• Diminished productivity of the team and managers who are covering for a vacant position;
• Increased labor costs due to overtime or contractor needs;
• Hiring and on-boarding costs; and
• Loss of institutional knowledge.
HR departments should be careful to present company leadership with a business case for reducing high turnover. This case must include pinpointing turnover hot spots in the organization; quantifying the financial impact of turnover by business unit, job class, and performance ranking; and determining actions the company can take to reduce turnover. If HR doesn’t clearly demonstrate the impact of a company’s turnover on its bottom line, company leadership might dismiss excessive turnover as having little financial impact and thus not make it a priority.
A number of methods can serve to give younger workers the things they look for from their employers, such as coaching and mentoring programs that pair young and experienced workers. This can go a long way toward promoting multi-generational employee teamwork. Other methods include giving young leaders challenging development assignments, networking opportunities, and more flexible work arrangements. Many of these and other methods of addressing the motivations and expectations of generations X and Y don’t require large dollar investments, but they do require thoughtful consideration and planning. Nevertheless, according to the utility CEO survey, only 21 percent of CEOs expect to make large or significant changes to flexible working environments.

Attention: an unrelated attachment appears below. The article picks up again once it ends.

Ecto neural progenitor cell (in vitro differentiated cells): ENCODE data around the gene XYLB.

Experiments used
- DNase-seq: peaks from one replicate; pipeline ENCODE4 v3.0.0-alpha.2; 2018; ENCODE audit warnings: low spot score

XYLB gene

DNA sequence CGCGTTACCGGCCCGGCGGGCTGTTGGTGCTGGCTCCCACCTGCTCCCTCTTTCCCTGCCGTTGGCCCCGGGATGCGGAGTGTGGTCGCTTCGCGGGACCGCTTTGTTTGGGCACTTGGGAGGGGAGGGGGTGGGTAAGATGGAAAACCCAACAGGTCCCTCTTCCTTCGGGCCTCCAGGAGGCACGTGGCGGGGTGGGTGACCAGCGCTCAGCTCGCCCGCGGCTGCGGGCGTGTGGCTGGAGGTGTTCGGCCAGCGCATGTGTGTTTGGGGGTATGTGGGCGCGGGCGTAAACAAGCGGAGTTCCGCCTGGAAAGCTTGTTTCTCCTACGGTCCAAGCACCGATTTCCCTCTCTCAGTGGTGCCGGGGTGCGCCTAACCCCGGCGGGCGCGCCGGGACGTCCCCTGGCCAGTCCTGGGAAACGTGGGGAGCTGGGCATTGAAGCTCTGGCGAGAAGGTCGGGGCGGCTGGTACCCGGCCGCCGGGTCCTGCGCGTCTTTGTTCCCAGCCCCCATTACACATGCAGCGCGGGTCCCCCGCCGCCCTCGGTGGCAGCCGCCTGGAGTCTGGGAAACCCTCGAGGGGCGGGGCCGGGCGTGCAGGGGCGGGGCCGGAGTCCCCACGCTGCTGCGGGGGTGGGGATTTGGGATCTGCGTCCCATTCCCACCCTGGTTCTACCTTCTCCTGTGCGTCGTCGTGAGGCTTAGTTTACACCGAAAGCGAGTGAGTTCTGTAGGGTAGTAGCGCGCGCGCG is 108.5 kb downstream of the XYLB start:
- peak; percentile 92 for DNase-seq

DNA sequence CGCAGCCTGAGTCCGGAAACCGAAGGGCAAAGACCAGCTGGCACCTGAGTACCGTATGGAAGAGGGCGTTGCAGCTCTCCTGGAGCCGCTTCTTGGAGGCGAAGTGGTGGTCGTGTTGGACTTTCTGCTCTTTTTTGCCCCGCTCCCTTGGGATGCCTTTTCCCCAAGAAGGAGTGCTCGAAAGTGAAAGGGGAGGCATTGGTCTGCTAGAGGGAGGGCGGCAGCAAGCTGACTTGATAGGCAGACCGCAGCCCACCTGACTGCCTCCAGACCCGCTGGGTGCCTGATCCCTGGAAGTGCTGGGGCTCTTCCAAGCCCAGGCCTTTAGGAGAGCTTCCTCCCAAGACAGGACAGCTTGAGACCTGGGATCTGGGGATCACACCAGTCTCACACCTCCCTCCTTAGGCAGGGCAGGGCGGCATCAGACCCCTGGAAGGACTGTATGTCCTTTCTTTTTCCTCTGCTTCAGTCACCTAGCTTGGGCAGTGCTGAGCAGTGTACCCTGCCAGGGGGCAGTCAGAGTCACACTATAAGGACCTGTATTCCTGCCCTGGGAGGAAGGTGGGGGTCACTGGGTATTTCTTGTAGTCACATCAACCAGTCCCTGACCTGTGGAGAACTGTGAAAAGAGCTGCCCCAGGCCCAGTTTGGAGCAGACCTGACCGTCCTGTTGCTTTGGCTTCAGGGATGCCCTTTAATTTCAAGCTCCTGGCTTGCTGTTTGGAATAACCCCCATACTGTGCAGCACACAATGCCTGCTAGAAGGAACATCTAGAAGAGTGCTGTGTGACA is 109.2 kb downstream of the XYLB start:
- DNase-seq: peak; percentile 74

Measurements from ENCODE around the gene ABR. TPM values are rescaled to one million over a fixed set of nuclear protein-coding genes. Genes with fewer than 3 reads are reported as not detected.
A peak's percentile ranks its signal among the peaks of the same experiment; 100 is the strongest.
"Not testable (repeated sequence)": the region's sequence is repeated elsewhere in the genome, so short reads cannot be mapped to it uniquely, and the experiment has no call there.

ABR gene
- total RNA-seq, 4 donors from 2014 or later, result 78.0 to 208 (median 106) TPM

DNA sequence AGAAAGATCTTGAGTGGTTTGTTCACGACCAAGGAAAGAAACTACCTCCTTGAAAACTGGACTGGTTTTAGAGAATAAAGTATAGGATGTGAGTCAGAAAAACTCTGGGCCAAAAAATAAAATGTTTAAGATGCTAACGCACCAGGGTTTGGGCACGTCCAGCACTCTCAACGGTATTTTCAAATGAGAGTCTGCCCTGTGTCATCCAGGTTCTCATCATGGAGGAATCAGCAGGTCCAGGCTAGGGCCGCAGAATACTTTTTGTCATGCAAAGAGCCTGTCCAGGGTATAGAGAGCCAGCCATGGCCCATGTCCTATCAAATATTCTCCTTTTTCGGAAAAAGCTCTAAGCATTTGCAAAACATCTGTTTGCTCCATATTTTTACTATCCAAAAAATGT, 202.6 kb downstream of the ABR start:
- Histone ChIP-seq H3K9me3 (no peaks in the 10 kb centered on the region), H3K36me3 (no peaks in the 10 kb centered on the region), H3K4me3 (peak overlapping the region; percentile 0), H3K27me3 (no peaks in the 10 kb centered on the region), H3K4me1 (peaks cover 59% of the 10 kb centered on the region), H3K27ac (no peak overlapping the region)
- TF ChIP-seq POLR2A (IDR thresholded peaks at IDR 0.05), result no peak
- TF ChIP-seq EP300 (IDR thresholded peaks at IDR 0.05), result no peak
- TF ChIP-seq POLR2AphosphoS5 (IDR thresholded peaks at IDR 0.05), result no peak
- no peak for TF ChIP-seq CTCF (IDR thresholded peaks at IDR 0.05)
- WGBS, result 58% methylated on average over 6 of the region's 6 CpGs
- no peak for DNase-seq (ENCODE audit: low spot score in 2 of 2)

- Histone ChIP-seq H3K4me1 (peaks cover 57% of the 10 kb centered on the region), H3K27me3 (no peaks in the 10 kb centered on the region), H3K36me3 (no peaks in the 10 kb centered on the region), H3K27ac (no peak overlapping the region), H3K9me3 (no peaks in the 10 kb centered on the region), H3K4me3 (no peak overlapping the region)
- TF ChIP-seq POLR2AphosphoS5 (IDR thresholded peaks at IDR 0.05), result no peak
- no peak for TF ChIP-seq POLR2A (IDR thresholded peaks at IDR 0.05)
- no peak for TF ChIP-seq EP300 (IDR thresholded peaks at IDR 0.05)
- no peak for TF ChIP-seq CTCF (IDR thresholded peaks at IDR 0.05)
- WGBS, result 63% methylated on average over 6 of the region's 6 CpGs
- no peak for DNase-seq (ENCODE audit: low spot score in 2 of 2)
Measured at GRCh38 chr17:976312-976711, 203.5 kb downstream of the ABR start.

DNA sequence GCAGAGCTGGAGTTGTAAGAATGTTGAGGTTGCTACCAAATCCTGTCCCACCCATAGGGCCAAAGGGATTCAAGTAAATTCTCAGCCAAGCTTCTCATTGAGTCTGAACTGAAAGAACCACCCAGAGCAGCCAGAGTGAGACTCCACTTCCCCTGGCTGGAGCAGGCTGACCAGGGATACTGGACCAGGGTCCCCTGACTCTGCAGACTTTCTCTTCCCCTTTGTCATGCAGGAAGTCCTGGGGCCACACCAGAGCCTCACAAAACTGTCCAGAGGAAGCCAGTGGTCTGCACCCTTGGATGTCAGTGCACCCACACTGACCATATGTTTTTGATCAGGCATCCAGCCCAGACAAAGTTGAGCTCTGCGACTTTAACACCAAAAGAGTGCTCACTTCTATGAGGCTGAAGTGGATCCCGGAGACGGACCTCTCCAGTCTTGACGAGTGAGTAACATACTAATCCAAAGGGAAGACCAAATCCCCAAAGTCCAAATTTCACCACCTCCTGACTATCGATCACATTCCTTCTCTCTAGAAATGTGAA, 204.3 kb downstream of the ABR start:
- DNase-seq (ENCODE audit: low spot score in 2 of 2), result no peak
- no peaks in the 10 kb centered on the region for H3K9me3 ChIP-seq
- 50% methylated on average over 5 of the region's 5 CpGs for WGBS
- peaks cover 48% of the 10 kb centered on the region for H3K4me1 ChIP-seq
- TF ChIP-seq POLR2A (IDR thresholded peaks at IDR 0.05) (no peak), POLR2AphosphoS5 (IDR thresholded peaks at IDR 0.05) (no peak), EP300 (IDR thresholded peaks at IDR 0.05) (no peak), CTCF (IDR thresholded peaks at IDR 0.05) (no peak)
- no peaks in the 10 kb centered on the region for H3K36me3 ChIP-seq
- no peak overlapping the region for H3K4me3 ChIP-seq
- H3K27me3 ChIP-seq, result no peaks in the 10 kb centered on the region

Intensifying local recruiting programs can also curb early turnover. These include forming formal relationships with schools, unions, and agencies to promote internships and establish early industry loyalty. Some successful programs include PG&E’s PowerPathway program, which uses pre-employment candidate qualifications for line workers, and the Lansing Board of Water and Light’s First School to Training and Employment Program (First STEP), which consists of internship and outreach programs with local high schools.